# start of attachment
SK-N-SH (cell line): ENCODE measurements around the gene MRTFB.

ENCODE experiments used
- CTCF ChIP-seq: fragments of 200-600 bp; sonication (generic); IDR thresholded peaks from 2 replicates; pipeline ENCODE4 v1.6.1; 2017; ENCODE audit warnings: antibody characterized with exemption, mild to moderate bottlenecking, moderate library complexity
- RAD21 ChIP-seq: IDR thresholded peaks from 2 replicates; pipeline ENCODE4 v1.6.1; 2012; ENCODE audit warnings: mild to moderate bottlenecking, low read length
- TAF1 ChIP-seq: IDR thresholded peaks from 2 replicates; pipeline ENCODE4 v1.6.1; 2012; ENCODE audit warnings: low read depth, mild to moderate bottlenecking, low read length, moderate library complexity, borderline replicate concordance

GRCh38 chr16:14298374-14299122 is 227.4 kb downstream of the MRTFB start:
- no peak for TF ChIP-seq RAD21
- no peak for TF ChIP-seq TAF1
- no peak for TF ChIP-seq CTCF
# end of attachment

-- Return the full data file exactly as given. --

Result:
SK-N-SH (cell line): ENCODE measurements around the gene MRTFB.

ENCODE experiments used
- CTCF ChIP-seq: fragments of 200-600 bp; sonication (generic); IDR thresholded peaks from 2 replicates; pipeline ENCODE4 v1.6.1; 2017; ENCODE audit warnings: antibody characterized with exemption, mild to moderate bottlenecking, moderate library complexity
- RAD21 ChIP-seq: IDR thresholded peaks from 2 replicates; pipeline ENCODE4 v1.6.1; 2012; ENCODE audit warnings: mild to moderate bottlenecking, low read length
- TAF1 ChIP-seq: IDR thresholded peaks from 2 replicates; pipeline ENCODE4 v1.6.1; 2012; ENCODE audit warnings: low read depth, mild to moderate bottlenecking, low read length, moderate library complexity, borderline replicate concordance

GRCh38 chr16:14298374-14299122 is 227.4 kb downstream of the MRTFB start:
- no peak for TF ChIP-seq RAD21
- no peak for TF ChIP-seq TAF1
- no peak for TF ChIP-seq CTCF